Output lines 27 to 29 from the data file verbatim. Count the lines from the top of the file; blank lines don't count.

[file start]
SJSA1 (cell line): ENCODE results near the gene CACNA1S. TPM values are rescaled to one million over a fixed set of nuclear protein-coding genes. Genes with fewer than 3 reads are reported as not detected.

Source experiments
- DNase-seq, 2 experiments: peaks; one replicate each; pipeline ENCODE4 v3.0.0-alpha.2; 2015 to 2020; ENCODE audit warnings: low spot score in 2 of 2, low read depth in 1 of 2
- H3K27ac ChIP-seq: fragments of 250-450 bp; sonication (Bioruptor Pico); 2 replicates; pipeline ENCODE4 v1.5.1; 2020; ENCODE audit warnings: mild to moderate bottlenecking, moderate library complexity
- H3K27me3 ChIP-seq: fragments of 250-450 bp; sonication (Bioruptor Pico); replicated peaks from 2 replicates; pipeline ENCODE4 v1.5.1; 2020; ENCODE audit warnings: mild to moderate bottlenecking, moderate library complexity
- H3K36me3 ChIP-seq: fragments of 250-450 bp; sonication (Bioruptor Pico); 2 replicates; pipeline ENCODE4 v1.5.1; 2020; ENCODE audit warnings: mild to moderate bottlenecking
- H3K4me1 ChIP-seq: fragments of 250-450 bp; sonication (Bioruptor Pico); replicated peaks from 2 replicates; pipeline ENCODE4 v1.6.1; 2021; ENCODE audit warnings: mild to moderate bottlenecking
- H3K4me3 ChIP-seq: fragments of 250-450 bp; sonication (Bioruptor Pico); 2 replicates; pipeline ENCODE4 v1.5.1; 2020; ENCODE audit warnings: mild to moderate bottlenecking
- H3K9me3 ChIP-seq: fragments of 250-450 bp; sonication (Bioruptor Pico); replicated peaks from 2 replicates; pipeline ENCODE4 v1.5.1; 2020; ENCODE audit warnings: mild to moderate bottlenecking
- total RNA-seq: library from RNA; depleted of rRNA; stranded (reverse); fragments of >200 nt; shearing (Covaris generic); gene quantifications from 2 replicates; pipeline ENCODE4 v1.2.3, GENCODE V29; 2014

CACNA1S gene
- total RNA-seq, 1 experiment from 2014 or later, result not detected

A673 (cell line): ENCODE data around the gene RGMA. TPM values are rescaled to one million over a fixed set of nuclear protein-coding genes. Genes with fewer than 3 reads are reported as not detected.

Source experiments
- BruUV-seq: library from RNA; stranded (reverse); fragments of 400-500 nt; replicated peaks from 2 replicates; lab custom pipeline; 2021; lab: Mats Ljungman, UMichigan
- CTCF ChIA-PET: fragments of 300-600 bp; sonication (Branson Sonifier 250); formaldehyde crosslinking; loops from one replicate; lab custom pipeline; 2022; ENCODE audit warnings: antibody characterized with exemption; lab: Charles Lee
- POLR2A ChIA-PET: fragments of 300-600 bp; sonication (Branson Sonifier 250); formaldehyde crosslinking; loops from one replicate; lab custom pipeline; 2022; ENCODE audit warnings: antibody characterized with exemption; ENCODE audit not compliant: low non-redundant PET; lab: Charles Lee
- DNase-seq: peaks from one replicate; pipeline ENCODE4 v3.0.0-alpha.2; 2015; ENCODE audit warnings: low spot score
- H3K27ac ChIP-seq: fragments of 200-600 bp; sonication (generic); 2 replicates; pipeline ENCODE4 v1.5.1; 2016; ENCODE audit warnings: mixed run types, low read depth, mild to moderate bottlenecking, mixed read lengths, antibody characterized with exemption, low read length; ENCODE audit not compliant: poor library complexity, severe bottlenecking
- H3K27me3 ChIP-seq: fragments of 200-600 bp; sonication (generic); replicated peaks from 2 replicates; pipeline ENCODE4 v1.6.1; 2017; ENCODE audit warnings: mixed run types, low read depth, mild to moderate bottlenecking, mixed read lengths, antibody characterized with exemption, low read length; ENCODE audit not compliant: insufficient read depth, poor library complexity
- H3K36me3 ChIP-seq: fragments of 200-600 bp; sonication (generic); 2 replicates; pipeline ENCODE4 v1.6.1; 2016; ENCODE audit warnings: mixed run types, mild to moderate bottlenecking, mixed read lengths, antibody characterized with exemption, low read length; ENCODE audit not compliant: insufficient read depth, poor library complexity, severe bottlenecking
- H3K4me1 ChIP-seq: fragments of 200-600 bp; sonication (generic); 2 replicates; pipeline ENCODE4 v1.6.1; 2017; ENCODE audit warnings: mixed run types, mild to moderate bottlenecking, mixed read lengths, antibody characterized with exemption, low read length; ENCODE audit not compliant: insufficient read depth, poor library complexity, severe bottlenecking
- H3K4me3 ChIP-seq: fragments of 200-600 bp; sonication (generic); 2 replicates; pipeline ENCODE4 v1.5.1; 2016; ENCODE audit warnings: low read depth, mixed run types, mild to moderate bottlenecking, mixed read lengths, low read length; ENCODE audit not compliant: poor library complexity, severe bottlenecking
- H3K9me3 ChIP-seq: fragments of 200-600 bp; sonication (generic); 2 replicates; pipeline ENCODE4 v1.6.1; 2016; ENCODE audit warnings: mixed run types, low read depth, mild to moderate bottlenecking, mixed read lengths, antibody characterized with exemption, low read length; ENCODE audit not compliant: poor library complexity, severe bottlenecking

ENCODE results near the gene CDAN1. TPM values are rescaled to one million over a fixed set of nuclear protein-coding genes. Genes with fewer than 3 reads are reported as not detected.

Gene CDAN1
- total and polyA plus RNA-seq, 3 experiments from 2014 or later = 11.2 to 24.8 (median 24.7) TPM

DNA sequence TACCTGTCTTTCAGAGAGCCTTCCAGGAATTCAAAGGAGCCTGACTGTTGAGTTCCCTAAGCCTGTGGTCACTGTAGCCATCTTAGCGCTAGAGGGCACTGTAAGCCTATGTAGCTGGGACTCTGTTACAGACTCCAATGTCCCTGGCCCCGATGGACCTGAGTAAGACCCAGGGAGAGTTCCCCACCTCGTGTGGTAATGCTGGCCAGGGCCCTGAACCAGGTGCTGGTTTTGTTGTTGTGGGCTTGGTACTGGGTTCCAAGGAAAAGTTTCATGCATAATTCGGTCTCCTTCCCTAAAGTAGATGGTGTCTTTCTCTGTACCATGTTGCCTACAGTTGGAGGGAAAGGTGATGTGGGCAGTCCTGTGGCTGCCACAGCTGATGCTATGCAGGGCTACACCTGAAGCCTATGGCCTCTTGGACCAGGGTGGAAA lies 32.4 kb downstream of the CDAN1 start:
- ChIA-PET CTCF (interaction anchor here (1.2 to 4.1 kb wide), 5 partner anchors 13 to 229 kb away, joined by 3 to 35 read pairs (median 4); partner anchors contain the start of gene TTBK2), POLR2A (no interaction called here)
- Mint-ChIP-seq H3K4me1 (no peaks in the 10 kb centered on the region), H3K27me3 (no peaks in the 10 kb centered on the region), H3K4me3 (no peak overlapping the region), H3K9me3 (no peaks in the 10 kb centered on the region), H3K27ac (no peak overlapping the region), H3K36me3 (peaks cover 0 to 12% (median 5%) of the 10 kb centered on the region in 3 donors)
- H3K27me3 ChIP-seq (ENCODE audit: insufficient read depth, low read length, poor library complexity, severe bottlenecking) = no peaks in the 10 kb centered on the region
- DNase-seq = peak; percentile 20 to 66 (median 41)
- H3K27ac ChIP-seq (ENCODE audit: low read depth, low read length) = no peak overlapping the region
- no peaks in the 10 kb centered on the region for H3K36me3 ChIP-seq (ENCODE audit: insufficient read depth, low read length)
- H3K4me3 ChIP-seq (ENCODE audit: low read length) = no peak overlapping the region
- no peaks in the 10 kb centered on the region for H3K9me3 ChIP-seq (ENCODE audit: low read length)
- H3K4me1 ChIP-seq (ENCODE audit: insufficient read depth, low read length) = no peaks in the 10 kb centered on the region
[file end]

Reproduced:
- total and polyA plus RNA-seq, 3 experiments from 2014 or later = 11.2 to 24.8 (median 24.7) TPM

DNA sequence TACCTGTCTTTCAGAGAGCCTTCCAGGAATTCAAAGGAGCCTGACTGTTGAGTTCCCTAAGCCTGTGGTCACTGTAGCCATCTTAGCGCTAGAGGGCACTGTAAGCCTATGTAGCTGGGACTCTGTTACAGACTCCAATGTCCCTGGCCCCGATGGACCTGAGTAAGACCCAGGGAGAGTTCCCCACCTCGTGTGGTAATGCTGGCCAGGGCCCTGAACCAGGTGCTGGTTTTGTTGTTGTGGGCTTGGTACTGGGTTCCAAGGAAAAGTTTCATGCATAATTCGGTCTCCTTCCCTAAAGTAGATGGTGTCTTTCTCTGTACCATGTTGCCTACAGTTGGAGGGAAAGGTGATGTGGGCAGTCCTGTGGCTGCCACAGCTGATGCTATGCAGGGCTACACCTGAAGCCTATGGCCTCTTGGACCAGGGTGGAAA lies 32.4 kb downstream of the CDAN1 start:
- ChIA-PET CTCF (interaction anchor here (1.2 to 4.1 kb wide), 5 partner anchors 13 to 229 kb away, joined by 3 to 35 read pairs (median 4); partner anchors contain the start of gene TTBK2), POLR2A (no interaction called here)